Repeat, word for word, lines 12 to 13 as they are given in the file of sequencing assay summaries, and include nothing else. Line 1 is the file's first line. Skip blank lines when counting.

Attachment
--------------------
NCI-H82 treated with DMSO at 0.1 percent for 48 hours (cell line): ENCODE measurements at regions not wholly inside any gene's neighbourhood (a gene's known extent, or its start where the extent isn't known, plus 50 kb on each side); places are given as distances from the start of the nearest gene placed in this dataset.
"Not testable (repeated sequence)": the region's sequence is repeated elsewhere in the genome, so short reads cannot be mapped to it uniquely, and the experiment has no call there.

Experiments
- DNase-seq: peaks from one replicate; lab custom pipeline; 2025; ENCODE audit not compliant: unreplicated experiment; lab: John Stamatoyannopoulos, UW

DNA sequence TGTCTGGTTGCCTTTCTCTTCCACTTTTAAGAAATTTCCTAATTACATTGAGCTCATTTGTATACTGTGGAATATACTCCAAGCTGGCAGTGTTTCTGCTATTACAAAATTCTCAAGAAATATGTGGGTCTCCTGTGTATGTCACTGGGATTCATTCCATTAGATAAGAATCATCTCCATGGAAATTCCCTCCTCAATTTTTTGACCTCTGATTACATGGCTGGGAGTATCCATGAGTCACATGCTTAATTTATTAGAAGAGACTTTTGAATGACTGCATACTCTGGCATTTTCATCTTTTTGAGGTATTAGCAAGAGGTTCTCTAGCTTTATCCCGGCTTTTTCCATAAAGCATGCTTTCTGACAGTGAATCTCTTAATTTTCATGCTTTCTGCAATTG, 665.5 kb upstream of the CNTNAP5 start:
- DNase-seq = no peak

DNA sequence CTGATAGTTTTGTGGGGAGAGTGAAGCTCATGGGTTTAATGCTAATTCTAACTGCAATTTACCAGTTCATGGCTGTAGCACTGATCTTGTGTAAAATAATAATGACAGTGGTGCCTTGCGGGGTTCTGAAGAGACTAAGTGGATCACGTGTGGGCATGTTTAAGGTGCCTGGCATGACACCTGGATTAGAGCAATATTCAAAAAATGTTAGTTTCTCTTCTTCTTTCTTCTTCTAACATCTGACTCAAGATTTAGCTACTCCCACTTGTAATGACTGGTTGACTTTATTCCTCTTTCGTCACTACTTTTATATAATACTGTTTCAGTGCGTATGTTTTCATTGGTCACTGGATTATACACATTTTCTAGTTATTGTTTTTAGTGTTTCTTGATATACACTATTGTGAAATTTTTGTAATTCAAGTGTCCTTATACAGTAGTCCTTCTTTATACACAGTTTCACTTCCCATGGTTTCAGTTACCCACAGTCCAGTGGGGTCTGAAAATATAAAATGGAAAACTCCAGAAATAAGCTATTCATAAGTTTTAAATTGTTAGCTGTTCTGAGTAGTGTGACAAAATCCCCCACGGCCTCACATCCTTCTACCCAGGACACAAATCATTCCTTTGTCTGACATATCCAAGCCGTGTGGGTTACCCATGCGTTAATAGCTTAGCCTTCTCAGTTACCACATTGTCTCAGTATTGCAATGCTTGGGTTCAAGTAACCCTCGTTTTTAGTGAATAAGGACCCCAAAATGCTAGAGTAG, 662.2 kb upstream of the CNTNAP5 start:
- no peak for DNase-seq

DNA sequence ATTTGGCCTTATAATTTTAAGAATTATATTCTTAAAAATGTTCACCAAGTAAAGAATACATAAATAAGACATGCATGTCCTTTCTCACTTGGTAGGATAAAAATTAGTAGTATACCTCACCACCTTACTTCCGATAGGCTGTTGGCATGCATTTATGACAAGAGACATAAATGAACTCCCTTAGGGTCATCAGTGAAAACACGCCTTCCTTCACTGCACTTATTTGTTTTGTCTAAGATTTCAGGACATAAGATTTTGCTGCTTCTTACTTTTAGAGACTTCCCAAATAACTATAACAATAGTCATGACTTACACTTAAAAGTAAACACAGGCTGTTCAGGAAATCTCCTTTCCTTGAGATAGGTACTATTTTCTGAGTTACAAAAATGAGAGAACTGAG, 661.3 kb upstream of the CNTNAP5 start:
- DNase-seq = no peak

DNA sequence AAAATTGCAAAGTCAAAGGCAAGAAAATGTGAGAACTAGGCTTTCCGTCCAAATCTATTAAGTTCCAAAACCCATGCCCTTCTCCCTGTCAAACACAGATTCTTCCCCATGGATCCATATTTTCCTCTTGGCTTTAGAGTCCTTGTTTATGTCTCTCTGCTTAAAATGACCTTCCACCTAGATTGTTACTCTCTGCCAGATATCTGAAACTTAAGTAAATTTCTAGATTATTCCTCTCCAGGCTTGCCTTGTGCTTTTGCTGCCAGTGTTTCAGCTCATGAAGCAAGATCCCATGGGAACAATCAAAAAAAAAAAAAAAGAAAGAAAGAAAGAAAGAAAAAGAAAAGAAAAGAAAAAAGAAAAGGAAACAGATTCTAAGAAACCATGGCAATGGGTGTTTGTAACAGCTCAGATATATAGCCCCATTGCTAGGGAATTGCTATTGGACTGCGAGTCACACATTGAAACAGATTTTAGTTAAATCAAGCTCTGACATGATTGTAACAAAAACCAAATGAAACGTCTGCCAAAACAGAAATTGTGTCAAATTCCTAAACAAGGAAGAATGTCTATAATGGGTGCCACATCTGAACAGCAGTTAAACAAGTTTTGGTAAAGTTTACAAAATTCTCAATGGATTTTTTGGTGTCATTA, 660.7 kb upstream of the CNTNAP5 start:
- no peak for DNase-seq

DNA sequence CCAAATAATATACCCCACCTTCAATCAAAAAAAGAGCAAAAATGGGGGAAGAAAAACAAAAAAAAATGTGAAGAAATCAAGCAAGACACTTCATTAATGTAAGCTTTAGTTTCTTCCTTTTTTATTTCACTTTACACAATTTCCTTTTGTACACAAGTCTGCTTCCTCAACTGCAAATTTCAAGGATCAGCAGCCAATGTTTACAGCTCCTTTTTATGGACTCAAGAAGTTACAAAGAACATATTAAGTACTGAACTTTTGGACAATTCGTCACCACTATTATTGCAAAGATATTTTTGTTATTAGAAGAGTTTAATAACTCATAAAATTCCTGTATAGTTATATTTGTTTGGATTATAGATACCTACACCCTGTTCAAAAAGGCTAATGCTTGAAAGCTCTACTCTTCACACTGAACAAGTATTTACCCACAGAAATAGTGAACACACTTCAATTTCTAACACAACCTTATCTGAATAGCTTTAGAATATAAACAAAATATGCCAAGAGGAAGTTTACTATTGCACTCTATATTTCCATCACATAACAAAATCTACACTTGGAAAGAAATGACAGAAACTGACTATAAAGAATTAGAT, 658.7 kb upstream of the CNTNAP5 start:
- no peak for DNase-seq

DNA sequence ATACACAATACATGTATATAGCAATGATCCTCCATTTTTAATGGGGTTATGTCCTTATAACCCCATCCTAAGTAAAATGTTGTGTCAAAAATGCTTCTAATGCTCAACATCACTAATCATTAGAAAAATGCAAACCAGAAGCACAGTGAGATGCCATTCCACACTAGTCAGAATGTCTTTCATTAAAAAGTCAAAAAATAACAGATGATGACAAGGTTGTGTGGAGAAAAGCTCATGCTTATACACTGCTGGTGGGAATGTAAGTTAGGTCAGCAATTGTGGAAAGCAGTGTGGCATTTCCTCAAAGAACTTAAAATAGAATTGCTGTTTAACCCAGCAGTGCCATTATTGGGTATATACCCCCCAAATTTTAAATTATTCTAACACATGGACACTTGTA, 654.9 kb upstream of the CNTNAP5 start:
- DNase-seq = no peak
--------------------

- no peak for DNase-seq

DNA sequence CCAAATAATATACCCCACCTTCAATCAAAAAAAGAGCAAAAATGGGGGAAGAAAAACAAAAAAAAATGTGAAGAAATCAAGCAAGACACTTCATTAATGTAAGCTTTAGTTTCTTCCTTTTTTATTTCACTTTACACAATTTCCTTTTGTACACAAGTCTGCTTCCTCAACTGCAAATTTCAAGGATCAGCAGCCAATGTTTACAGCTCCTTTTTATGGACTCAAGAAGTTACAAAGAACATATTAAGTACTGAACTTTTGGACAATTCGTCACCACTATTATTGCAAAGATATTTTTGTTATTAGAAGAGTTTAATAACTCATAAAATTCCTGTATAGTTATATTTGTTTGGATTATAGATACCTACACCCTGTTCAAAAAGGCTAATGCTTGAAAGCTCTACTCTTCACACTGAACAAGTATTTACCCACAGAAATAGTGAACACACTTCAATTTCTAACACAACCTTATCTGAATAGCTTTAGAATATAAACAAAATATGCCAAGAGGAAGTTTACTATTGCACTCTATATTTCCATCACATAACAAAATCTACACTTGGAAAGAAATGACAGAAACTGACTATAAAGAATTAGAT, 658.7 kb upstream of the CNTNAP5 start: